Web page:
Exploring single-cell biophysics with a simple, robust microfluidics system
21 May 2020

Live-cell analysis monitors rapidly changing living processes. Scientists recognize the need for observing cellular changes over extended periods of time to truly understand biological systems. A major limitation with traditional static cell culture methodologies is the lack of a highly controlled, in vivo-like dynamic environment.

In this exclusive webinar, we will review the power of microfluidics for dynamic time-lapse experiments. Beyond this, a perfusion-based control system integrating imaging capabilities will be introduced, which permits optimal cell health over long time periods, and provides the ability to precisely manipulate environmental parameters and measure cellular responses in real time.

Dr. Enrique Rojas describes his application subjecting bacteria to rapid oscillatory osmotic shocks for studying the biomechanical basis of cell growth and division. In gram-negative strains, Rojas demonstrates the outer membrane’s significance for sustaining mechanical perturbations and growing in the presence of antibiotics. Additionally, Rojas discusses the ecology of bacteria-bacteriophage interactions and the genetic basis of cell growth.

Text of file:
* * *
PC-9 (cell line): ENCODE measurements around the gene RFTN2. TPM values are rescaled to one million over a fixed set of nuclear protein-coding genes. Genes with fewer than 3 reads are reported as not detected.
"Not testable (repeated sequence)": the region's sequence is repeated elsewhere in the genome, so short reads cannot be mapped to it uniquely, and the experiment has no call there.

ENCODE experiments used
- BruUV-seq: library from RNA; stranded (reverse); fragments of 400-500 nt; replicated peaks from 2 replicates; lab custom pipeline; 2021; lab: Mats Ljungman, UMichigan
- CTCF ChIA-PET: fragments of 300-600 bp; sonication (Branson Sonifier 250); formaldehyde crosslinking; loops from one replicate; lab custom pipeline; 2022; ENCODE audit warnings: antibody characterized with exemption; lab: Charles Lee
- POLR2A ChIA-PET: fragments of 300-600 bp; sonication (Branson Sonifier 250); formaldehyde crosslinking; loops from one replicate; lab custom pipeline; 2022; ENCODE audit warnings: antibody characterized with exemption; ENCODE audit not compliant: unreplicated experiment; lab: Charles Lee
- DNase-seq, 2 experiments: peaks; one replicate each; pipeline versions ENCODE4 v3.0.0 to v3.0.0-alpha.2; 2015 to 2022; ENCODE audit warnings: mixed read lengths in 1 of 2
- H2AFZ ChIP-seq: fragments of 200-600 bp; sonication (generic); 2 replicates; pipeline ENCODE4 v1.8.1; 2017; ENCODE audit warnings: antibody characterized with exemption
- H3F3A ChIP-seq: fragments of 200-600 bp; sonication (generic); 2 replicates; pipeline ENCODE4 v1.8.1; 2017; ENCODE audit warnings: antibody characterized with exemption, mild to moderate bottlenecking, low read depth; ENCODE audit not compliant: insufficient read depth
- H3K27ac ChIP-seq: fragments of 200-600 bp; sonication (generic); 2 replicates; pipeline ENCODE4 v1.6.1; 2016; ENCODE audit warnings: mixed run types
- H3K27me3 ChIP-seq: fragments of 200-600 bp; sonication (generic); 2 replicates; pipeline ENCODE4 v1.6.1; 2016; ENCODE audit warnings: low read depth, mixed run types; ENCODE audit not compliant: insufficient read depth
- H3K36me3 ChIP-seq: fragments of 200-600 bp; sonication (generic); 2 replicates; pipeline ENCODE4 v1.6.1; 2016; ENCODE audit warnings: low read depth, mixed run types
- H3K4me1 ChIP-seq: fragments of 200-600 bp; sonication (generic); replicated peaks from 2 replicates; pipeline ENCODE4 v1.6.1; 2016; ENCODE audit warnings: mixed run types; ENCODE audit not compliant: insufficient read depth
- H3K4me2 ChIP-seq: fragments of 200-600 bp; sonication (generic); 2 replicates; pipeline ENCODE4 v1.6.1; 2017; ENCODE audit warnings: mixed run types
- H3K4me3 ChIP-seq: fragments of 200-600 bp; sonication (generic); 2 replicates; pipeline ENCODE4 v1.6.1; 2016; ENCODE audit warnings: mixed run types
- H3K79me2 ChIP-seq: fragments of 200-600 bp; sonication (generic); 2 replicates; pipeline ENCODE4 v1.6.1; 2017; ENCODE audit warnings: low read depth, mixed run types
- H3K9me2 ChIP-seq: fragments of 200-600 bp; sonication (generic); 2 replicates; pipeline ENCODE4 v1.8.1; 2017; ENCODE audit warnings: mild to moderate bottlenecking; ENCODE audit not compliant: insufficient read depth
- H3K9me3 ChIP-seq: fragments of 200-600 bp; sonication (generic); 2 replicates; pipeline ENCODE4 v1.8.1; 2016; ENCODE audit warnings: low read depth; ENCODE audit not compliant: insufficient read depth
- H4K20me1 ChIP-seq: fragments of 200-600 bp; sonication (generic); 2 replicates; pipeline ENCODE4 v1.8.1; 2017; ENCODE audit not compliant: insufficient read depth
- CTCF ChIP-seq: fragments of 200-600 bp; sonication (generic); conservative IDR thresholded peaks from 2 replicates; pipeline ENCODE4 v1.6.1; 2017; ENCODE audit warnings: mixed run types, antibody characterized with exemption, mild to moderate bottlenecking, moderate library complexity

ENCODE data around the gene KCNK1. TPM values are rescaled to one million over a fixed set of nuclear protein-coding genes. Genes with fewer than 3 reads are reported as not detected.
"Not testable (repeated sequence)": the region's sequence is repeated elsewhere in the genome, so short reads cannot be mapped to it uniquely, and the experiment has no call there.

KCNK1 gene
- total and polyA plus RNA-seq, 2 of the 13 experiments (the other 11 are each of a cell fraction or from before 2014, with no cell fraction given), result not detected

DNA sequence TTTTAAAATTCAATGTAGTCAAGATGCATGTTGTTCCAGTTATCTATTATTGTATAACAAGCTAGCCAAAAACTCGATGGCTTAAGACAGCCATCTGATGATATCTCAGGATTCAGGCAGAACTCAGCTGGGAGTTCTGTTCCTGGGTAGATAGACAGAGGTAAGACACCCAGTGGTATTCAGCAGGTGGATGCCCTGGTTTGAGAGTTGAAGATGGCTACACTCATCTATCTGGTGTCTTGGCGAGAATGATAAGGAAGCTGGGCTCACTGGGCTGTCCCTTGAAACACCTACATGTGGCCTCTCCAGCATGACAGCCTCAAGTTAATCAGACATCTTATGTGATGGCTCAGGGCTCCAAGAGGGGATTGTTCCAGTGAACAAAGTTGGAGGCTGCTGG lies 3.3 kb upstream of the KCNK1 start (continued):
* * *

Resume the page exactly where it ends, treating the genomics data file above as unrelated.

Key learning objectives:

  • The use of microfluidics for time-lapse microscopy.
  • How to monitor cells (single-cell level) in real time, while delivering precise and rapid changes to culture parameters, including temperature, media and gas.
  • Understand perfusion cell culture systems that provide optimal representation of natural physiological conditions.
  • How microfluidic systems integrated with inverted microscopy allow continuous, high magnification observation of live cells, while capturing their reactions to environmental perturbations in real time.

Who should attend?

  • Researchers who use live-cell imaging.
  • Researchers who study host-pathogen interactions, protein translocation, hypoxia, cell migration, autophagy, 3D cell culture and primary neuronal cultures.
  • Researchers conducting time-lapse microscopy.
  • Researchers utilizing bacterial, mammalian or yeast systems.

The Life Science business of Merck KGaA, Darmstadt, Germany, operates as MilliporeSigma in the U.S. and Canada